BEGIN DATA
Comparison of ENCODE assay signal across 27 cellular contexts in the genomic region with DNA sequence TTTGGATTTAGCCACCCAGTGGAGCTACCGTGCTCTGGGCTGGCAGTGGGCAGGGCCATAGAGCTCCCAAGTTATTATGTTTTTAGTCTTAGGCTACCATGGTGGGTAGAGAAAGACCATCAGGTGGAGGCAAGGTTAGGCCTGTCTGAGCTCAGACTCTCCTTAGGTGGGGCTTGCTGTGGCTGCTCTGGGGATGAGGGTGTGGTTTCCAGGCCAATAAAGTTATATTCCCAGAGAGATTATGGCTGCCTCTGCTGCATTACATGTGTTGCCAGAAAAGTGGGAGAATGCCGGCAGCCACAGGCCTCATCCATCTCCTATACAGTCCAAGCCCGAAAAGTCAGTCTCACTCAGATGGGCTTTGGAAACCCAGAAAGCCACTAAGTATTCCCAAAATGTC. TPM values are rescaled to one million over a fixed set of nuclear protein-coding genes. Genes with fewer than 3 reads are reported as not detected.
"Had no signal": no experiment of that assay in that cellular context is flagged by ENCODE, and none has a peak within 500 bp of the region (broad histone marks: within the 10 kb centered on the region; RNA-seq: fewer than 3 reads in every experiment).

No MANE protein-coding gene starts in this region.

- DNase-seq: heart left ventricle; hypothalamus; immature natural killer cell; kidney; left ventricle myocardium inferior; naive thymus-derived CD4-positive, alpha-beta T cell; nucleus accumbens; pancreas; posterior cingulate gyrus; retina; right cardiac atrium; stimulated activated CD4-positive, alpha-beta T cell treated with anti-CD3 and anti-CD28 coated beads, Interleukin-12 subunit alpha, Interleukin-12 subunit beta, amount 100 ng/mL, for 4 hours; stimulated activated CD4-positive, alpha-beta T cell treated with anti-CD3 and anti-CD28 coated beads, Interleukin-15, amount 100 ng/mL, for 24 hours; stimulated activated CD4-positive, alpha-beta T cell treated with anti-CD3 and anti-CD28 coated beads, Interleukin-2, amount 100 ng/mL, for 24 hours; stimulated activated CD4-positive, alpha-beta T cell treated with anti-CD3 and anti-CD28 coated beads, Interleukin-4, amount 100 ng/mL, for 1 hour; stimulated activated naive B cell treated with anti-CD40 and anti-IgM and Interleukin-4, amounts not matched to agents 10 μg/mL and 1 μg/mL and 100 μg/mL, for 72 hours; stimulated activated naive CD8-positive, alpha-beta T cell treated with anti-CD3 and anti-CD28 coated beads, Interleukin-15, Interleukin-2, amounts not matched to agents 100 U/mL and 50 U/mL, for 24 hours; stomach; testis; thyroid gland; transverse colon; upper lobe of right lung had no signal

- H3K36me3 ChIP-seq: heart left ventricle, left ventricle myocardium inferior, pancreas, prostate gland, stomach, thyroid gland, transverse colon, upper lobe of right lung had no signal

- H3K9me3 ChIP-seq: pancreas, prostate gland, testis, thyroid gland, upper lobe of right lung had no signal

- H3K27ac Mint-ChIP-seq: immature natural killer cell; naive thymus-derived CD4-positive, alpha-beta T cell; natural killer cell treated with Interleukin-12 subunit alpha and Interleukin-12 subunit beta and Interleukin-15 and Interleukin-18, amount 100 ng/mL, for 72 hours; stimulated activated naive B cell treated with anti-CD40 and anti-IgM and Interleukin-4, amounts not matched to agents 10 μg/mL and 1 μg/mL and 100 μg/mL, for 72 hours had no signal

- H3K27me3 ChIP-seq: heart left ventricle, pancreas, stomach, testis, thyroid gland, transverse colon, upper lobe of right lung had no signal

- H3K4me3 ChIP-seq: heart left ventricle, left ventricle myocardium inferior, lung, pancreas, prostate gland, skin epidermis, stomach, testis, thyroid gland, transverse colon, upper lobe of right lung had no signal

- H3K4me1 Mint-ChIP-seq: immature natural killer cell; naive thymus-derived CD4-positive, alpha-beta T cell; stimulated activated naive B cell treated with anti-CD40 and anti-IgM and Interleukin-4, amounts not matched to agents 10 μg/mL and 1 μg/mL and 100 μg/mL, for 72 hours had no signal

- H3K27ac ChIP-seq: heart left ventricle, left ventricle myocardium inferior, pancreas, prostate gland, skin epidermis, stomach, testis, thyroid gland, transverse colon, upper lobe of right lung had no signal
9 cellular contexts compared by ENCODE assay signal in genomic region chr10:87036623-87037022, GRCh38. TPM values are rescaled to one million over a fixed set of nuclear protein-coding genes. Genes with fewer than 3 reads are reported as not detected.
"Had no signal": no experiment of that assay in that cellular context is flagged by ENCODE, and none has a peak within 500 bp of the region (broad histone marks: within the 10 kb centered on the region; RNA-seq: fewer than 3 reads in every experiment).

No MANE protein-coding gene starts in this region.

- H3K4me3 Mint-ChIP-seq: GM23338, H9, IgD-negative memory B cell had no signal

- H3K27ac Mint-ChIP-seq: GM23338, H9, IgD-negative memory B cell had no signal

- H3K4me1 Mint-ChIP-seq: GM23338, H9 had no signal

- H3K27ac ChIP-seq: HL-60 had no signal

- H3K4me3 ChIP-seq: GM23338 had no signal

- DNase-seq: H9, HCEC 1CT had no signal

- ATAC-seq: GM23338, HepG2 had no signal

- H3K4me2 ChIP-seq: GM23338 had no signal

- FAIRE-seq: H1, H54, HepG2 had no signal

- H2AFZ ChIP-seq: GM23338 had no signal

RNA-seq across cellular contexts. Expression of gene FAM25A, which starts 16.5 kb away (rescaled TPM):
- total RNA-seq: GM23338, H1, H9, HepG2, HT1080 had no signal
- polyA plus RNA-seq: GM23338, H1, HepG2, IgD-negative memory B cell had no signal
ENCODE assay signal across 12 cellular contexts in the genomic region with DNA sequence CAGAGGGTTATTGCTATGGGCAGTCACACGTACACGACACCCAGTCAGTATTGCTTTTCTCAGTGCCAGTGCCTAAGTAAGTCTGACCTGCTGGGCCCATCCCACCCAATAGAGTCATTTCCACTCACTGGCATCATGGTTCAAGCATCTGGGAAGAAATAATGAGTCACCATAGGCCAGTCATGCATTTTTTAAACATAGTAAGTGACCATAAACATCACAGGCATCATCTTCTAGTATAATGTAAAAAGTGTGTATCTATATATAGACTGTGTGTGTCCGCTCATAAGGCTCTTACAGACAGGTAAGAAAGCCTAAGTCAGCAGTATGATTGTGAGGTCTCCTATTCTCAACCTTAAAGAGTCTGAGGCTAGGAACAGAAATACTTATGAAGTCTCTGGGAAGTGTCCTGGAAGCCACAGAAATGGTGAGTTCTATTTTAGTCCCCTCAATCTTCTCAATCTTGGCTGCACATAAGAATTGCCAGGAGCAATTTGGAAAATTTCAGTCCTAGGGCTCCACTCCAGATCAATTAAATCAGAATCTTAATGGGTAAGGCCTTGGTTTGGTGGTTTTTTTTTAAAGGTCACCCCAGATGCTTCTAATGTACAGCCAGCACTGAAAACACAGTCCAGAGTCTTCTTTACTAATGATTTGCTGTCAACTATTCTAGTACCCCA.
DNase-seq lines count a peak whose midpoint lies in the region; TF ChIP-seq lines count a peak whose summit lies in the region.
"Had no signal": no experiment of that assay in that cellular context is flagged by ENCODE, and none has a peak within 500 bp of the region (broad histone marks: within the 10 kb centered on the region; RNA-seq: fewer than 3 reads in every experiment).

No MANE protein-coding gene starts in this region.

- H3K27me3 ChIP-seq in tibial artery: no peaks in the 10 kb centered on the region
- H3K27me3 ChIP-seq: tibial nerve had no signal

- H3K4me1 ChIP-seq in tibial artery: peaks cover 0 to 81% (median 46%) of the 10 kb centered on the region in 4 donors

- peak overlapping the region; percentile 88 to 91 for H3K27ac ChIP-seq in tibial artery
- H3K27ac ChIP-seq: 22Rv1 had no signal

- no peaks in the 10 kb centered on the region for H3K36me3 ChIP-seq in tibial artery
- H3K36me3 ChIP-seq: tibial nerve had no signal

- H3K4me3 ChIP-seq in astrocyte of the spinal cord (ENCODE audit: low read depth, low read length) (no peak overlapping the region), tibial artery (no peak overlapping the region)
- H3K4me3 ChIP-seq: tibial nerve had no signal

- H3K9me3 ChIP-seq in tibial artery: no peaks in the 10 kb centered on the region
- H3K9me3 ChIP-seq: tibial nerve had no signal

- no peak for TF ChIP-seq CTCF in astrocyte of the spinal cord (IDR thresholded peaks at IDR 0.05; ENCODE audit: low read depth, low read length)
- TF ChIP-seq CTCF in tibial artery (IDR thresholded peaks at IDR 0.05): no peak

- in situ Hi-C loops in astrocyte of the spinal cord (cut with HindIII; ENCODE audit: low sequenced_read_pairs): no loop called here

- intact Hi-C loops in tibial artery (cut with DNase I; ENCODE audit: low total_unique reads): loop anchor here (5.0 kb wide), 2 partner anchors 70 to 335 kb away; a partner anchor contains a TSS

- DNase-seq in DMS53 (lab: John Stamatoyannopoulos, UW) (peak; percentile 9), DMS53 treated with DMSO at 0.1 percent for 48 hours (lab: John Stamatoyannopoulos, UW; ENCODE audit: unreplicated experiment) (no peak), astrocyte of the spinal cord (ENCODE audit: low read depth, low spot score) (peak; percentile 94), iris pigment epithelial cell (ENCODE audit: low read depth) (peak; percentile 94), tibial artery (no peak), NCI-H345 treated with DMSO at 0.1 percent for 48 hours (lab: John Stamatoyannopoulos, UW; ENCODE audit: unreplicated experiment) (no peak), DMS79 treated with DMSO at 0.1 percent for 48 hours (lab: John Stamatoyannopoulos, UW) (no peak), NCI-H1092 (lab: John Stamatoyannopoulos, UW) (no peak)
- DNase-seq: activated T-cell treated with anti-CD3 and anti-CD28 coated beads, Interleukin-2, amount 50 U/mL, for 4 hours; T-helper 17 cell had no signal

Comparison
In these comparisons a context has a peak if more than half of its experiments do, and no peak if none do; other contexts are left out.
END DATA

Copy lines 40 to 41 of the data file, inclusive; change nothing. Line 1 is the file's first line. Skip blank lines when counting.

- H3K4me3 ChIP-seq: tibial nerve had no signal

- H3K9me3 ChIP-seq in tibial artery: no peaks in the 10 kb centered on the region